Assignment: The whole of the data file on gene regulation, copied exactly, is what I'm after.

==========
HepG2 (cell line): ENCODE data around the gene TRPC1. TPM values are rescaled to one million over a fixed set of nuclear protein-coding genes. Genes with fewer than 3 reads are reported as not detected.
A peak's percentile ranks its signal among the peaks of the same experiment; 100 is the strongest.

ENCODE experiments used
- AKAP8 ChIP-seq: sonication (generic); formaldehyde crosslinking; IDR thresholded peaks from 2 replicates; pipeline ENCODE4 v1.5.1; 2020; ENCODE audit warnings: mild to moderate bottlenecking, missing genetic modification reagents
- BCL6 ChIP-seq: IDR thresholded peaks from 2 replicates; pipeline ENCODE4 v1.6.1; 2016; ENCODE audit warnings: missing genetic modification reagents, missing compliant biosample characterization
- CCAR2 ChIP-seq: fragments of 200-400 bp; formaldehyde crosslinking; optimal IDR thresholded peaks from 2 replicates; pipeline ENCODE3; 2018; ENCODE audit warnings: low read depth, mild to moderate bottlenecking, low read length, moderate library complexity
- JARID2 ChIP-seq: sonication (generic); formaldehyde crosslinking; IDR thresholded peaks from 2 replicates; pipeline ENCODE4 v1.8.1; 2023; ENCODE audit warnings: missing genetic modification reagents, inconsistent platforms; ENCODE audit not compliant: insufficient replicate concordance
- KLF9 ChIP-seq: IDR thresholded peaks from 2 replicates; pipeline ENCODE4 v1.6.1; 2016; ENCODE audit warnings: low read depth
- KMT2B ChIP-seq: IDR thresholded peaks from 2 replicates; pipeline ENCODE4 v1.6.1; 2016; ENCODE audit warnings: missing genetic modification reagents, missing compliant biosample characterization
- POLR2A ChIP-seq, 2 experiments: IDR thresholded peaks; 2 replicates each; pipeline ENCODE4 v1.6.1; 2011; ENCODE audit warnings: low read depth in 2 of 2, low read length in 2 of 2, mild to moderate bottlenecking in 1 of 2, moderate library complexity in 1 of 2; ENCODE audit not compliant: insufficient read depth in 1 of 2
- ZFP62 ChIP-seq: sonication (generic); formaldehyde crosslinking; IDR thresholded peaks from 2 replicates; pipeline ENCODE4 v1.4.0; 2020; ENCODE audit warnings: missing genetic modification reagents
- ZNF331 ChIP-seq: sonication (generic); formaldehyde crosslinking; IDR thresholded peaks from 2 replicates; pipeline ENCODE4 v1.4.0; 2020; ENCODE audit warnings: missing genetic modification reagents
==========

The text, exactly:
HepG2 (cell line): ENCODE data around the gene TRPC1. TPM values are rescaled to one million over a fixed set of nuclear protein-coding genes. Genes with fewer than 3 reads are reported as not detected.
A peak's percentile ranks its signal among the peaks of the same experiment; 100 is the strongest.

ENCODE experiments used
- AKAP8 ChIP-seq: sonication (generic); formaldehyde crosslinking; IDR thresholded peaks from 2 replicates; pipeline ENCODE4 v1.5.1; 2020; ENCODE audit warnings: mild to moderate bottlenecking, missing genetic modification reagents
- BCL6 ChIP-seq: IDR thresholded peaks from 2 replicates; pipeline ENCODE4 v1.6.1; 2016; ENCODE audit warnings: missing genetic modification reagents, missing compliant biosample characterization
- CCAR2 ChIP-seq: fragments of 200-400 bp; formaldehyde crosslinking; optimal IDR thresholded peaks from 2 replicates; pipeline ENCODE3; 2018; ENCODE audit warnings: low read depth, mild to moderate bottlenecking, low read length, moderate library complexity
- JARID2 ChIP-seq: sonication (generic); formaldehyde crosslinking; IDR thresholded peaks from 2 replicates; pipeline ENCODE4 v1.8.1; 2023; ENCODE audit warnings: missing genetic modification reagents, inconsistent platforms; ENCODE audit not compliant: insufficient replicate concordance
- KLF9 ChIP-seq: IDR thresholded peaks from 2 replicates; pipeline ENCODE4 v1.6.1; 2016; ENCODE audit warnings: low read depth
- KMT2B ChIP-seq: IDR thresholded peaks from 2 replicates; pipeline ENCODE4 v1.6.1; 2016; ENCODE audit warnings: missing genetic modification reagents, missing compliant biosample characterization
- POLR2A ChIP-seq, 2 experiments: IDR thresholded peaks; 2 replicates each; pipeline ENCODE4 v1.6.1; 2011; ENCODE audit warnings: low read depth in 2 of 2, low read length in 2 of 2, mild to moderate bottlenecking in 1 of 2, moderate library complexity in 1 of 2; ENCODE audit not compliant: insufficient read depth in 1 of 2
- ZFP62 ChIP-seq: sonication (generic); formaldehyde crosslinking; IDR thresholded peaks from 2 replicates; pipeline ENCODE4 v1.4.0; 2020; ENCODE audit warnings: missing genetic modification reagents
- ZNF331 ChIP-seq: sonication (generic); formaldehyde crosslinking; IDR thresholded peaks from 2 replicates; pipeline ENCODE4 v1.4.0; 2020; ENCODE audit warnings: missing genetic modification reagents